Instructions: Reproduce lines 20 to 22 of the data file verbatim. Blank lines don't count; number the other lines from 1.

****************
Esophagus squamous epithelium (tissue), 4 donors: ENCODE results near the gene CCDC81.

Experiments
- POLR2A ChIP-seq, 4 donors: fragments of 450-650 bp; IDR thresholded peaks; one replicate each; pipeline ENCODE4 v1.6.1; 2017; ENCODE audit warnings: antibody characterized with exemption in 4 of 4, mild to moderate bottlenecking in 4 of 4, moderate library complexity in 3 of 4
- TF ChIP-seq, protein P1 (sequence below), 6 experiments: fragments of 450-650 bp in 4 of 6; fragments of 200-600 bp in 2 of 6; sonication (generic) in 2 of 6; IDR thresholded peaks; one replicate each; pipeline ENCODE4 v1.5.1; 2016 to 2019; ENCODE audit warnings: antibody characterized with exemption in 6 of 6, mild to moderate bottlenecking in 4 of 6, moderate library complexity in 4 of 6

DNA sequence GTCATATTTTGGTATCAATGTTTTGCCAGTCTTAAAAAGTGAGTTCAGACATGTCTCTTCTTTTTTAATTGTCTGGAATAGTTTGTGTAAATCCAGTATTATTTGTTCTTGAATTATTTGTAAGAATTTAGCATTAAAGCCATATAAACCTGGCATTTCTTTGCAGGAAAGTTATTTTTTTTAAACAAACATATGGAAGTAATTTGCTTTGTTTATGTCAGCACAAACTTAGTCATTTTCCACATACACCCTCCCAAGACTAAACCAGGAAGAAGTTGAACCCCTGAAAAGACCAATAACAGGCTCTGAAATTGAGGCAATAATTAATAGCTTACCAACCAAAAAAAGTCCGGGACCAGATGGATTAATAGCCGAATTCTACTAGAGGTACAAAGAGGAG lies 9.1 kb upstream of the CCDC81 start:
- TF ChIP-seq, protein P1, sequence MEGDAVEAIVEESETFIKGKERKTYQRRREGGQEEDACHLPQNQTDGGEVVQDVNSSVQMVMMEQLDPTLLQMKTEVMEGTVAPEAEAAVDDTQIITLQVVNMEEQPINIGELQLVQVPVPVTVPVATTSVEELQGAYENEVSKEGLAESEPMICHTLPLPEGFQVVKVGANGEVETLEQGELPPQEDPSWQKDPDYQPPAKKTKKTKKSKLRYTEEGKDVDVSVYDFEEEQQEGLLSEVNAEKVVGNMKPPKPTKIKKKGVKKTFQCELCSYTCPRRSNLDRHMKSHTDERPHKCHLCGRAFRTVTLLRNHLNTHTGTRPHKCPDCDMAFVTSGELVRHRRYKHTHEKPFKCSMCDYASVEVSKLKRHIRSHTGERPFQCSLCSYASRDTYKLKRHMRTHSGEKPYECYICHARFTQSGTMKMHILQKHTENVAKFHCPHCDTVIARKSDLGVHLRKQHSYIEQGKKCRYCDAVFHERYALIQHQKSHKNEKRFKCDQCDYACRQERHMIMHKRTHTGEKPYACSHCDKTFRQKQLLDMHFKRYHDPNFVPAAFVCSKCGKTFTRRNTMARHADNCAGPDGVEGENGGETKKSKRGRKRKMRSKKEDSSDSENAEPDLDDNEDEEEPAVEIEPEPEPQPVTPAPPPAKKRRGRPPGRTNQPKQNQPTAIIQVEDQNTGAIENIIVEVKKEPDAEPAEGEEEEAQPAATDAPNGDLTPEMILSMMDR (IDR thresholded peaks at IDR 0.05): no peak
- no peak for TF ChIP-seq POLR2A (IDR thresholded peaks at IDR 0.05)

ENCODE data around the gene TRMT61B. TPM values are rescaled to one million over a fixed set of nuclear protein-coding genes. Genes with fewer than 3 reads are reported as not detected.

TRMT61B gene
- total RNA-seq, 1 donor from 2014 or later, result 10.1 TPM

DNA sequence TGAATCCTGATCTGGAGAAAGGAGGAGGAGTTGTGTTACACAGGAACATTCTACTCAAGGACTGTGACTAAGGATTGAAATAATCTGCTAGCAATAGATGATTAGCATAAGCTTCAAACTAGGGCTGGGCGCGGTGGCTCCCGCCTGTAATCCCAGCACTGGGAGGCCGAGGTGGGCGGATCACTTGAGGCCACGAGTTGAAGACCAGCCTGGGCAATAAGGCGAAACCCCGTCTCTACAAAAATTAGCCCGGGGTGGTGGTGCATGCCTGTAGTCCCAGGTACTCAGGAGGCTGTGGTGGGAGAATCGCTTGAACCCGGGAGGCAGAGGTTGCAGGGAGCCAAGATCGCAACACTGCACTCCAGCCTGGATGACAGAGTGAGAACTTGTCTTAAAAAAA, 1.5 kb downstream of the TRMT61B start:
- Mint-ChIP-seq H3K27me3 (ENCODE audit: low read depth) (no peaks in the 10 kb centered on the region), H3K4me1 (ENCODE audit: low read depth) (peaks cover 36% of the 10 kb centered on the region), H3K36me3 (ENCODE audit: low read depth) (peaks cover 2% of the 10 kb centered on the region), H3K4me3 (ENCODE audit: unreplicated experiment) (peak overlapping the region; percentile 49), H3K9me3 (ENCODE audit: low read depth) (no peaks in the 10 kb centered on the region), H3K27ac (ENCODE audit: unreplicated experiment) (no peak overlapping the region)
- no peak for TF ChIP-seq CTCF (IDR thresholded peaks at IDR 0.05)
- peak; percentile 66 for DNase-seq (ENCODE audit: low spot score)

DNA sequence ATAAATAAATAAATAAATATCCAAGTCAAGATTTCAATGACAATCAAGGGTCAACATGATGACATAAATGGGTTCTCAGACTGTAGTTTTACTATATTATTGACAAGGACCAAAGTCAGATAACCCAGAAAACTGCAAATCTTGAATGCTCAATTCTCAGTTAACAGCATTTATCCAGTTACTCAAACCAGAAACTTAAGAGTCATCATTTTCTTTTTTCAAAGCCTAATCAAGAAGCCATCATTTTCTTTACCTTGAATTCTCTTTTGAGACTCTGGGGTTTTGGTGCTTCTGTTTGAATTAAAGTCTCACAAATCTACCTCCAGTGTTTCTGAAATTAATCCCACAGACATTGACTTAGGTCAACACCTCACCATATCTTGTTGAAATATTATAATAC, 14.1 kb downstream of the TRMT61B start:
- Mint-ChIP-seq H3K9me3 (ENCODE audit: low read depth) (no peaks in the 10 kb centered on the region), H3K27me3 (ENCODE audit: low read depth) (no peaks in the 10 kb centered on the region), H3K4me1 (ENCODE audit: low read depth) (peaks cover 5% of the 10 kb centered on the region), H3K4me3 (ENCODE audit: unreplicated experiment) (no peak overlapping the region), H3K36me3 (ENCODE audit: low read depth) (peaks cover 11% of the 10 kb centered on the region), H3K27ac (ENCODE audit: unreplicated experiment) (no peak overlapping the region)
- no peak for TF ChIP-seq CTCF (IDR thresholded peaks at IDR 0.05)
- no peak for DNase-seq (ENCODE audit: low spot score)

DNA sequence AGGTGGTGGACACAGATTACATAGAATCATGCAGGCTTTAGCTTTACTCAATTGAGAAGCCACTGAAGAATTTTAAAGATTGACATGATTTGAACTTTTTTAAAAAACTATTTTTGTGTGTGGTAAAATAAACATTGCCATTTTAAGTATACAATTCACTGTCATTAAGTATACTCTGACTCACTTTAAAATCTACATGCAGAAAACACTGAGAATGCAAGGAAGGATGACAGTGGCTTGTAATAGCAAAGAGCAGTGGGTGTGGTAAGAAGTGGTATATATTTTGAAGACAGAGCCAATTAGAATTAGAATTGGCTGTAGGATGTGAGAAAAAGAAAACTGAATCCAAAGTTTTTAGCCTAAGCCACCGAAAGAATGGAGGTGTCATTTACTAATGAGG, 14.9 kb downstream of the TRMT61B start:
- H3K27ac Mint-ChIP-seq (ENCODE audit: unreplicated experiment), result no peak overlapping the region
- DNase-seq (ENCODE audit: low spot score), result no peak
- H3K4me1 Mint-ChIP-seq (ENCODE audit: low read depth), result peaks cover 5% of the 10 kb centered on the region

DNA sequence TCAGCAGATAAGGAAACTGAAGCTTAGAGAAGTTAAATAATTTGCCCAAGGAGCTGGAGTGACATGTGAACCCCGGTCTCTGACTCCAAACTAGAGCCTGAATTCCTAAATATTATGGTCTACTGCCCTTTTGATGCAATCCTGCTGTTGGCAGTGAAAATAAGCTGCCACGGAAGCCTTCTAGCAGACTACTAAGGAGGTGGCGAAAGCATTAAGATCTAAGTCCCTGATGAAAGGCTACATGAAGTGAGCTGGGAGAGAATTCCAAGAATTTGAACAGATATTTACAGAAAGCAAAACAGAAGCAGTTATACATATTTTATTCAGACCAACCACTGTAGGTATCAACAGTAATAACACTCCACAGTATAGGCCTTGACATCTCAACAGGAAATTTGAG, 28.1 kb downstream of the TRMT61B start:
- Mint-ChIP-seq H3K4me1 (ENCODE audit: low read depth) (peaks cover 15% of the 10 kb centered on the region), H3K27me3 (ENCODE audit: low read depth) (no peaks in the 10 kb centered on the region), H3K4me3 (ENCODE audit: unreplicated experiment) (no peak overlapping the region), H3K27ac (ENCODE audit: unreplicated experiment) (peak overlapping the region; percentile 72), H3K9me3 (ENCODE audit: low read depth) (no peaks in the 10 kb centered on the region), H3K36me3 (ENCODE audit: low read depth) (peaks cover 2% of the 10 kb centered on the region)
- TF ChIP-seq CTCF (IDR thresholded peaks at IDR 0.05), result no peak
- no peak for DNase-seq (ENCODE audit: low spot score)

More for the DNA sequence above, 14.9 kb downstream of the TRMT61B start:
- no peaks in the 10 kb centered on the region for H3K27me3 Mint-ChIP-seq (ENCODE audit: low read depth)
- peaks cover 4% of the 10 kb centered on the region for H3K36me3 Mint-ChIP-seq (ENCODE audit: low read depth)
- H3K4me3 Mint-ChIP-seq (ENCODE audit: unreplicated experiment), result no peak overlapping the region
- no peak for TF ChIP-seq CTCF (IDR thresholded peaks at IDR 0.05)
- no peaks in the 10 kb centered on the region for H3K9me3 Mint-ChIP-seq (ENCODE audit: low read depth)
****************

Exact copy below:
- H3K27ac Mint-ChIP-seq (ENCODE audit: unreplicated experiment), result no peak overlapping the region
- DNase-seq (ENCODE audit: low spot score), result no peak
- H3K4me1 Mint-ChIP-seq (ENCODE audit: low read depth), result peaks cover 5% of the 10 kb centered on the region